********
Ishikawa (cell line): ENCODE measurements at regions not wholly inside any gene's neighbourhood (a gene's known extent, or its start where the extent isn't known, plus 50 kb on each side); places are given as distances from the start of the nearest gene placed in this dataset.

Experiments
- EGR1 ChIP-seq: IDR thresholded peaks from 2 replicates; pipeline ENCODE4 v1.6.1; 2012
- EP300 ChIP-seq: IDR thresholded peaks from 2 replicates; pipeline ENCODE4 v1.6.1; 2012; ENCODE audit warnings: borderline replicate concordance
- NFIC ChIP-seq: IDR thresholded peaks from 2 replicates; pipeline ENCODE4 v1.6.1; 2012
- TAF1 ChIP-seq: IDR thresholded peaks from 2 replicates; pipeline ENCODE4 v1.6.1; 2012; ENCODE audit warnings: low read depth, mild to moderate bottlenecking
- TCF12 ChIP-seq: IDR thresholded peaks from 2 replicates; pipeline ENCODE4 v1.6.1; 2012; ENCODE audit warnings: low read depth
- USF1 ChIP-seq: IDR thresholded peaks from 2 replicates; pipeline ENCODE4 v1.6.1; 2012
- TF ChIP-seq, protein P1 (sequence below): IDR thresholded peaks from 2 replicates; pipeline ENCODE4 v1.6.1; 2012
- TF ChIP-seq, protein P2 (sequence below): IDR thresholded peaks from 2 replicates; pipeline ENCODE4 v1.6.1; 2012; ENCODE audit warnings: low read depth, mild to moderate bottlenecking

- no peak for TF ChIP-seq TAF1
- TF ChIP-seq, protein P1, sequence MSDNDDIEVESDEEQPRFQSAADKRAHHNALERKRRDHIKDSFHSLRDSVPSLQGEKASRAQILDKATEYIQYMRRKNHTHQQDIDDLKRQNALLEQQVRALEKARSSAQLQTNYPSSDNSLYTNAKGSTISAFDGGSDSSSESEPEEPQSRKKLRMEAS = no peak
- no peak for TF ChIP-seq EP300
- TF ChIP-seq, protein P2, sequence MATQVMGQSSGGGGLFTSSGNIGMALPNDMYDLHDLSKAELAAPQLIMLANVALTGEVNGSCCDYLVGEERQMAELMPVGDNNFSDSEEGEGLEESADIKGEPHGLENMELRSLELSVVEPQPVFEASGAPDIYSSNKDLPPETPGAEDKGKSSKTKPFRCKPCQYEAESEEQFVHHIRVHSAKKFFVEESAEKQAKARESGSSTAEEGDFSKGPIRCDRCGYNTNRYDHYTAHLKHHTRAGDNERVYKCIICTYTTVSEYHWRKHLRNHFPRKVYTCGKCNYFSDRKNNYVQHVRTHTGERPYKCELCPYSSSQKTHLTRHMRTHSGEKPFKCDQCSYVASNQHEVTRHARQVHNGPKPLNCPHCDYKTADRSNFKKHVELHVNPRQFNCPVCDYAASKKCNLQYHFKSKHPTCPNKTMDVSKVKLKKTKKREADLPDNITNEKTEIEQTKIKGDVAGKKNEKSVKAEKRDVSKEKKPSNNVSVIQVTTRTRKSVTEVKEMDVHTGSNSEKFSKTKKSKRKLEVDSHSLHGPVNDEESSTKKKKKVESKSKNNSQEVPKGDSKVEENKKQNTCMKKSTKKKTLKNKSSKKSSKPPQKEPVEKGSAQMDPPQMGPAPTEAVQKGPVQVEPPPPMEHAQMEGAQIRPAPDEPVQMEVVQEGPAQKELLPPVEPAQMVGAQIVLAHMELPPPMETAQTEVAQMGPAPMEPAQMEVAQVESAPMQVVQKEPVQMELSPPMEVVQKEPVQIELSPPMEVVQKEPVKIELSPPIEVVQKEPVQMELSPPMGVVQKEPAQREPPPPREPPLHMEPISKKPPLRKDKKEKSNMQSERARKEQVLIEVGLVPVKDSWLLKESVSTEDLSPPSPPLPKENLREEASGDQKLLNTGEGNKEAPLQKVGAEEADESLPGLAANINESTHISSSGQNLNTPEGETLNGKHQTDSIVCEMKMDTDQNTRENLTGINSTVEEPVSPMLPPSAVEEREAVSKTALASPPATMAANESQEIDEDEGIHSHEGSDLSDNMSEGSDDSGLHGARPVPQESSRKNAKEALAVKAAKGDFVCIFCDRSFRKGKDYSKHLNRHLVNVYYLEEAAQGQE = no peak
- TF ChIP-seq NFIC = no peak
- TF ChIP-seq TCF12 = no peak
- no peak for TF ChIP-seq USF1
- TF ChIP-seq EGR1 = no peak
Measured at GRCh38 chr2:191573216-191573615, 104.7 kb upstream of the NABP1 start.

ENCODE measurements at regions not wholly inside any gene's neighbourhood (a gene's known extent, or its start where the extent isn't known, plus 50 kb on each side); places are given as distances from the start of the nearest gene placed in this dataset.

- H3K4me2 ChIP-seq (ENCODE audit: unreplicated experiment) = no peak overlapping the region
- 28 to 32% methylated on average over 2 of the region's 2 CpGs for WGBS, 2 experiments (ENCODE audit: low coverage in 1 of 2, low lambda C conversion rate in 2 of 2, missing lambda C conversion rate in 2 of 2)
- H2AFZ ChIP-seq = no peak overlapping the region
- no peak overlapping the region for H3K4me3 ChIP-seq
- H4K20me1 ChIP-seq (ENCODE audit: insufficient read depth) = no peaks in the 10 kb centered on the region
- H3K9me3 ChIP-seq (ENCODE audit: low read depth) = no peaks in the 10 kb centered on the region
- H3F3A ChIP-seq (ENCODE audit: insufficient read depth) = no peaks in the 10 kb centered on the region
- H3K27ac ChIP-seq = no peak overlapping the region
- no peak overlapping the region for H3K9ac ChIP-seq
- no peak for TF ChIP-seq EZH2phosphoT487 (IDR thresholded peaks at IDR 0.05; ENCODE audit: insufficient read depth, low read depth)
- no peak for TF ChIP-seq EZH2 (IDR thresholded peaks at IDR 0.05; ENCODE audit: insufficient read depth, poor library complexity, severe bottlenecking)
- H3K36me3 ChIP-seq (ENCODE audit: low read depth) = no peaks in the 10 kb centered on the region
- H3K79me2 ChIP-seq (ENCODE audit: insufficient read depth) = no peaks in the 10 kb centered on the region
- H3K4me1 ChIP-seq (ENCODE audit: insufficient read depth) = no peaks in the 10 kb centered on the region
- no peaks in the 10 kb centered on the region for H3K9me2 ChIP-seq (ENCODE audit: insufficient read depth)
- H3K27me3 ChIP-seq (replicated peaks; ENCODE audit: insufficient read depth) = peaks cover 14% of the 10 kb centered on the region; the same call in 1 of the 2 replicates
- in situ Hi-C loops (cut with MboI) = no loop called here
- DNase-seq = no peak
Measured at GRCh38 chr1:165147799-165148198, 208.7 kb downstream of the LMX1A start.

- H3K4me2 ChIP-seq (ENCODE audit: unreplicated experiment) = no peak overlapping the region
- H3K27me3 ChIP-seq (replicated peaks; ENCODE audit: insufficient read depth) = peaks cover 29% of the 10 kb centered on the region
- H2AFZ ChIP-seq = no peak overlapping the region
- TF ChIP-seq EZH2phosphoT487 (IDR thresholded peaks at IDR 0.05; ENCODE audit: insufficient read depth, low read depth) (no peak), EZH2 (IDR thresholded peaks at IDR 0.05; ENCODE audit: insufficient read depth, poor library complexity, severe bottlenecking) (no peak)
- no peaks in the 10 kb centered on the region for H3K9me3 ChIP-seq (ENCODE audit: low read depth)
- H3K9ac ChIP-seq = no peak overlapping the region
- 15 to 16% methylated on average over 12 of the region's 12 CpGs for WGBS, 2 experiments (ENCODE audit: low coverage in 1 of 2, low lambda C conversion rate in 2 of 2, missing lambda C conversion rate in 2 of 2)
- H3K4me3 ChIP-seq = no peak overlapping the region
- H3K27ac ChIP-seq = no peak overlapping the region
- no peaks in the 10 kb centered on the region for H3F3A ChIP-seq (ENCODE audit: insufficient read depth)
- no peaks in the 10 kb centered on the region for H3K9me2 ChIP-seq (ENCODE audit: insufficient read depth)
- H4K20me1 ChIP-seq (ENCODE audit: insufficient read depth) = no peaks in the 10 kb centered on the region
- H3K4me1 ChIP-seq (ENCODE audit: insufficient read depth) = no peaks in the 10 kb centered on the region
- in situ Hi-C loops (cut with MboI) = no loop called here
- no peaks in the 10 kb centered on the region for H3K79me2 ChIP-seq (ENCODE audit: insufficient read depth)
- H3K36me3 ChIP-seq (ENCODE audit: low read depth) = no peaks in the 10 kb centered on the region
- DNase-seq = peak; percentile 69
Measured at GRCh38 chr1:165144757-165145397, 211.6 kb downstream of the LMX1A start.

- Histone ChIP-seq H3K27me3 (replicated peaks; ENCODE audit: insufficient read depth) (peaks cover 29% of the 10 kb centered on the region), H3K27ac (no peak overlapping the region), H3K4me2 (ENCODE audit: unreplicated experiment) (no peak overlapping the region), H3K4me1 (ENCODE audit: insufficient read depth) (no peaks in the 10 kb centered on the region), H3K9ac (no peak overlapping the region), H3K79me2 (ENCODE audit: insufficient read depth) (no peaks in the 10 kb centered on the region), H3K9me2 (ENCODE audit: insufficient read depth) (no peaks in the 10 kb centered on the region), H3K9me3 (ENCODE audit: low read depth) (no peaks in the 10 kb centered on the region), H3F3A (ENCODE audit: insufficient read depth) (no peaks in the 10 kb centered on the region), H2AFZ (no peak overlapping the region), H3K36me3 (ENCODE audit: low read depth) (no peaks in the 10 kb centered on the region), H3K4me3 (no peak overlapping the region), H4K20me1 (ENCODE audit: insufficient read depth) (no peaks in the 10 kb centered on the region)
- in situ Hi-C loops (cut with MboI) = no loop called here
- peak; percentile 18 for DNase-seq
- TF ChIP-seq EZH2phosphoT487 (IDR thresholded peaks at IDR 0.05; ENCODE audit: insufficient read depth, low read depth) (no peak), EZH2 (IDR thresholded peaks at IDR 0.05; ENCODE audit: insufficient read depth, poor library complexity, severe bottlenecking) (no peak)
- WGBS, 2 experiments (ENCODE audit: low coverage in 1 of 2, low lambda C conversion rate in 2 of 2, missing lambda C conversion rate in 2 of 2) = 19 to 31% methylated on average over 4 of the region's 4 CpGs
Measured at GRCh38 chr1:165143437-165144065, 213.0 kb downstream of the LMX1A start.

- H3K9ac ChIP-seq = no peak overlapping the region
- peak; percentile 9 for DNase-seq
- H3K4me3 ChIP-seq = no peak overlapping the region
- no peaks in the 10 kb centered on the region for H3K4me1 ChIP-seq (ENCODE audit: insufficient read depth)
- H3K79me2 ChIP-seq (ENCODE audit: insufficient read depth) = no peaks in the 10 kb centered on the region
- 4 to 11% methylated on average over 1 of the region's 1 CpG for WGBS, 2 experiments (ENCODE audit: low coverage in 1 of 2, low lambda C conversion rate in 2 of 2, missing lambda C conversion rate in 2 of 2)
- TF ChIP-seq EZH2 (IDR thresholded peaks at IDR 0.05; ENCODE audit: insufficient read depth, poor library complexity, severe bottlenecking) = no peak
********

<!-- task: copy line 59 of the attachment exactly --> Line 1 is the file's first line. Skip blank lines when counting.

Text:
- in situ Hi-C loops (cut with MboI) = no loop called here